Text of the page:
*** UPDATE 7 *** Just barely passed. Democratic Reps. Tarver and Yingling did not vote…

…Adding… Very close…


  1. - H-W - Thursday, Dec 1, 22 @ 10:43 am:

    Having just re-read the bill at Rich’s recommendation. I can attest to those changes as accurate. smile.

    I also like the current language that even when Class A Misdemeanors are charged, for which pre-trail release may be denied, the language is very clear that in these cases also, the prosecution must demonstrate that the accused represents an clear and actual threat if released.

    Class A misdemeanors are for me, a hit or miss. For example, it appears possession of more than 30 grams of weed counts as a potential class A misdemeanor (unless that has changed). In addition, it is conceivable that LEO could simply find a Class A misdemeanor charge that fits in some cases.

    But the provision that a real and present treat must be proven to exist seems a justifiable compromise in such cases (Class A misdemeanor offenses).

    Thanks again Rich, for reminding me to do my homework first.

  2. - Huh? - Thursday, Dec 1, 22 @ 11:04 am:

    So after all of our handwringing over the past few years the judges will now have more unreviewable discretion to detain defendants for more offenses than they could before this all started? The activists got a bunch of meaningless goobledegook language to take credit for, and… as usual… the brunt of everything falls on the guys with their names “under the v”. Sounds about right to me. Par for the course. Carry on.

  3. - Amalia - Thursday, Dec 1, 22 @ 11:10 am:

    So what exactly are some House Ds…apparently… objecting to? that it is clear that judges have discretion when facts are presented? this piece is great for the clarity that should have existed for a while now. the changes too.

  4. - H-W - Thursday, Dec 1, 22 @ 11:32 am:


    If you read the amended version being considered, specifically Sec. 110-6.1 (starting on p. 219), you will see that the offenses for which pre-trial detainment may be required are pretty much serious offenses. And in that section, it is also being amended to require that the prosecutor provide clear evidence that the person is a threat if released.

    While I had similar concerns, I am satisfied with the new language. I do not think it will lead to more discretion, but in fact less as originally intended.

  5. - Jerry - Thursday, Dec 1, 22 @ 12:38 pm:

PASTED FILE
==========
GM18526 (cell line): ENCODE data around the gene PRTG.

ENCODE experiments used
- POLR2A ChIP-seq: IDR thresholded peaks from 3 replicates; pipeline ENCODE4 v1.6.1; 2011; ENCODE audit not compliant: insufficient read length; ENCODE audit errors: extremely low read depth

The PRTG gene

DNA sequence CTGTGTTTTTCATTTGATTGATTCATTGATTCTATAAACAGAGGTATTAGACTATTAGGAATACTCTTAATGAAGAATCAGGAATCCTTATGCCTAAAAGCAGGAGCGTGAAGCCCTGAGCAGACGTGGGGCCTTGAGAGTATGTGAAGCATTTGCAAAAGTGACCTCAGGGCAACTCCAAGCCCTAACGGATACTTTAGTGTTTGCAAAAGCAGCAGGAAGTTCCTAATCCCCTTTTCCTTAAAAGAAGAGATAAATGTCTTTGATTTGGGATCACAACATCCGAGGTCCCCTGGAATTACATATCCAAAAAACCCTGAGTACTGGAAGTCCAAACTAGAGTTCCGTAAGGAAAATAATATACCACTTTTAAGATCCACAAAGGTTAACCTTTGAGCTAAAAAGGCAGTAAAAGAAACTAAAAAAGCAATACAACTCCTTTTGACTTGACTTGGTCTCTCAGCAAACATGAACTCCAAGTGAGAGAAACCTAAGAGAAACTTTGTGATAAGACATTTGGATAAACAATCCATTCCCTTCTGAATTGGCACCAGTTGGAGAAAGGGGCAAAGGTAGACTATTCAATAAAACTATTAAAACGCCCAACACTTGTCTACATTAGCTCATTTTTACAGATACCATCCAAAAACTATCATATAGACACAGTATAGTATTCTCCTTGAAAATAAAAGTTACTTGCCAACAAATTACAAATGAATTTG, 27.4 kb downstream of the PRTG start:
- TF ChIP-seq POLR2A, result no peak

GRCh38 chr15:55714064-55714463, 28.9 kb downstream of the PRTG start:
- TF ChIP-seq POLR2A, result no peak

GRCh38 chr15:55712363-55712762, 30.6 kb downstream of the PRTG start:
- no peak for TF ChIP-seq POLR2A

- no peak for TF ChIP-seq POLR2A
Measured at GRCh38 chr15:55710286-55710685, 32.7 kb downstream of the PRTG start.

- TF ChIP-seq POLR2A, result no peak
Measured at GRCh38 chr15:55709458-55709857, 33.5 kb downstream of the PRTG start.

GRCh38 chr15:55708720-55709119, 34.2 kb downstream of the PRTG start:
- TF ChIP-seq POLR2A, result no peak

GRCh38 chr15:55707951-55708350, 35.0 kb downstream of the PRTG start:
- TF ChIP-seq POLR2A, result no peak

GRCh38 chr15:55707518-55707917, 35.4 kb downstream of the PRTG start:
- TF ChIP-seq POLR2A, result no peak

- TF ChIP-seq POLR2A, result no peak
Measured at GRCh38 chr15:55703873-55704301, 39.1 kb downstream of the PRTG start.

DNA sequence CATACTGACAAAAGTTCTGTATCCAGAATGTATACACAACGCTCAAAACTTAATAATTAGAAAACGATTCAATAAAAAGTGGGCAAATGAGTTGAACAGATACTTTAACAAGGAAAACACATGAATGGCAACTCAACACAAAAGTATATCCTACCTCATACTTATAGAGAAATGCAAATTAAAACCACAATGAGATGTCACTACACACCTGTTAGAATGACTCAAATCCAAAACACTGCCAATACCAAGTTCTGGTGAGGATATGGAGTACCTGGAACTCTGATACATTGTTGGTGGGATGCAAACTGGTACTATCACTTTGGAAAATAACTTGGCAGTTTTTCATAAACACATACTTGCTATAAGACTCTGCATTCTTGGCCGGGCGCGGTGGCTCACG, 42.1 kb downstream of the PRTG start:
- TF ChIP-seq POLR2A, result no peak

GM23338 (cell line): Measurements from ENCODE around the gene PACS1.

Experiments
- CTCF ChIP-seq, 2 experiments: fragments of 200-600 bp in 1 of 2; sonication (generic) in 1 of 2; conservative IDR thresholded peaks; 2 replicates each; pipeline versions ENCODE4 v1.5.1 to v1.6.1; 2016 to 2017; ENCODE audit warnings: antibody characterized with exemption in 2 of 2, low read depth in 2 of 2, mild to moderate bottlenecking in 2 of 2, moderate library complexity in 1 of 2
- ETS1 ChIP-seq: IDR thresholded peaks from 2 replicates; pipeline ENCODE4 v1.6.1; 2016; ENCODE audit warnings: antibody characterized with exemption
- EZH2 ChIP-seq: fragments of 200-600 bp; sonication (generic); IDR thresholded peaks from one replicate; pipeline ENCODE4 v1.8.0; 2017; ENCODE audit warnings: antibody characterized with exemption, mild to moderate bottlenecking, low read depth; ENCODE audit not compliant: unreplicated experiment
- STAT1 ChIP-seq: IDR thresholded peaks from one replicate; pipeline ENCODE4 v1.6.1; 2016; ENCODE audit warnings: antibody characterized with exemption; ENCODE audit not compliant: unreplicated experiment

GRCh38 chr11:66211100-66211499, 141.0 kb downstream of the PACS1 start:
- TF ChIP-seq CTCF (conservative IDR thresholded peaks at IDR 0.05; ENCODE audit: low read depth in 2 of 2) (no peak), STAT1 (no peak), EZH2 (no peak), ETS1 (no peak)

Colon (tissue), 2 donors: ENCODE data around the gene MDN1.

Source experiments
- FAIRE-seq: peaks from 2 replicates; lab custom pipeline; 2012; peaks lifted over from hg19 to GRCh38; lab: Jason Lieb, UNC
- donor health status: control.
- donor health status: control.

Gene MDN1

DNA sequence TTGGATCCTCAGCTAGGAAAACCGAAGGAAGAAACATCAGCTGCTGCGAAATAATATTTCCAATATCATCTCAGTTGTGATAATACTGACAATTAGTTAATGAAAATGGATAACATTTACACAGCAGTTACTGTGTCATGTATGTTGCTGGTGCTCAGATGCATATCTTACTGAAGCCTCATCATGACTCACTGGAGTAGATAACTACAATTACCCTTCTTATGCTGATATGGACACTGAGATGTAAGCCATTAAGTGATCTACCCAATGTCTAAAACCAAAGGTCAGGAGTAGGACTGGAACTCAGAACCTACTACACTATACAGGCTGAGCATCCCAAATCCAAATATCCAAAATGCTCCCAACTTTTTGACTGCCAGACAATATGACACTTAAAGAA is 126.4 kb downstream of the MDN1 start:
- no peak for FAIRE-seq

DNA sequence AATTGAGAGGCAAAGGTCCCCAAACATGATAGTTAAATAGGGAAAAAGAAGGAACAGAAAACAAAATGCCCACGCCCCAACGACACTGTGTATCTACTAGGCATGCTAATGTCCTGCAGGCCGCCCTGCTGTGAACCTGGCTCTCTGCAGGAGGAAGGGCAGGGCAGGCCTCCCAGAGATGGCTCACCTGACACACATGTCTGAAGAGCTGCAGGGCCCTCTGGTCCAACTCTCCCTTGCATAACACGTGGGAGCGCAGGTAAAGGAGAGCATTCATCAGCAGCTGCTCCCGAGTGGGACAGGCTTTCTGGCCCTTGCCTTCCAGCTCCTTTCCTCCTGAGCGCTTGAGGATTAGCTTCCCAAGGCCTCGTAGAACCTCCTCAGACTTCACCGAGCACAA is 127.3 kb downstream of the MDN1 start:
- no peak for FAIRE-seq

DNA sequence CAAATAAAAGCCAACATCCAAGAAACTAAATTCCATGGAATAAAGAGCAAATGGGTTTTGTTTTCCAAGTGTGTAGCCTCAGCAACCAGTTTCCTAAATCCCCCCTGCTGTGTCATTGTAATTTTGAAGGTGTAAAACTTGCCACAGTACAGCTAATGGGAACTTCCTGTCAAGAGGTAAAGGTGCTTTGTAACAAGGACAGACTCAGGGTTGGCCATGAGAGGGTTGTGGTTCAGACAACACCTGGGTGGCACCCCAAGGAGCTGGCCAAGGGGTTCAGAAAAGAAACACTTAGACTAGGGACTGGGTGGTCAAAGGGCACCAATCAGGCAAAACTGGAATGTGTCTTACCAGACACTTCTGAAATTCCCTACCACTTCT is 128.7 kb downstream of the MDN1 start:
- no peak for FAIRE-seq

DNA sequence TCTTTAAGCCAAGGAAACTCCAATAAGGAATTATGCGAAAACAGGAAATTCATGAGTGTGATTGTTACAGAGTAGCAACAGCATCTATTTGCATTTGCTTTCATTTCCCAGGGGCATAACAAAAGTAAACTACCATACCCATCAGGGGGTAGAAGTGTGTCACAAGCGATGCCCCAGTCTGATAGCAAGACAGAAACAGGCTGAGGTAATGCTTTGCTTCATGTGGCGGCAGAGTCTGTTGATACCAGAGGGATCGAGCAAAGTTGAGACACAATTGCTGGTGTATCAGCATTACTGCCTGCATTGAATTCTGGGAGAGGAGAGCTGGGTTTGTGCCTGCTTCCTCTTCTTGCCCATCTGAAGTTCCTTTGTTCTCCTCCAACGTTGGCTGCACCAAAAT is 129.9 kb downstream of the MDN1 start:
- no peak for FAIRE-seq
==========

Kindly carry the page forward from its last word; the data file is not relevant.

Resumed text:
The other option is to raise taxes to build more jails.

  6. - Anyone Remember - Thursday, Dec 1, 22 @ 12:47 pm:

    The “trespassing” kerfluffle reminded me of …

  7. - Kayak - Thursday, Dec 1, 22 @ 12:48 pm:

    I hoped eliminating Qualified Immunity would have resurfaced by now

  8. - Captain Obvious - Thursday, Dec 1, 22 @ 12:52 pm:

    The whole thing sounds reasonable. The crux of the issue, though, is deciding who exactly is considered a dangerous person under the Act? How specifically can it be determined? The standard given is very general and could lead to either over permissiveness or over strictness, depending on the leanings of the judge. Also lots of room for time consuming appeals.

  9. - DuPage Dad - Thursday, Dec 1, 22 @ 1:29 pm:


    Let’s talk again in the spring. If ever there was a time to do that, it would be then.

  10. - Mznmzm - Thursday, Dec 1, 22 @ 2:18 pm:

    @captain obvious isn’t a “dangerous person” determined by prior convictions?

  11. - Proud Sucker - Thursday, Dec 1, 22 @ 2:19 pm:

    I was hoping DeWitte stayed at NV.

  12. - Grandson of Man - Thursday, Dec 1, 22 @ 2:20 pm:

    The opposition whining was almost too much to listen to during floor debate. Bills get improved with subsequent bills. That’s how it should be.

  13. - Hannibal Lecter - Thursday, Dec 1, 22 @ 2:40 pm:

    === I hoped eliminating Qualified Immunity would have resurfaced by now ===

    If you truly want to get law enforcement on board with the proposed revisions, that is not the way to do it.

  14. - Huh? - Thursday, Dec 1, 22 @ 3:31 pm:

    I wish the doppelganger at 11:04 would get a different handle. I’ve had this handle since the blago days.

    I know I didn’t make that comment, I was on a work conference call at that time.

  15. - Vote Quimby - Thursday, Dec 1, 22 @ 4:11 pm:

    Did Hastings recuse himself from voting? /s

  16. - low level - Thursday, Dec 1, 22 @ 6:21 pm:

    Its been a while since I watched the House. McCombie had her facts wrong, Mazzochi was her usual toned down self (ahem) and Durkin lost his cool and was disrespectful, cutting off the sponsor several times. No wonder you people are a super duper minority. Yikes.

Sorry, comments for this post are now closed.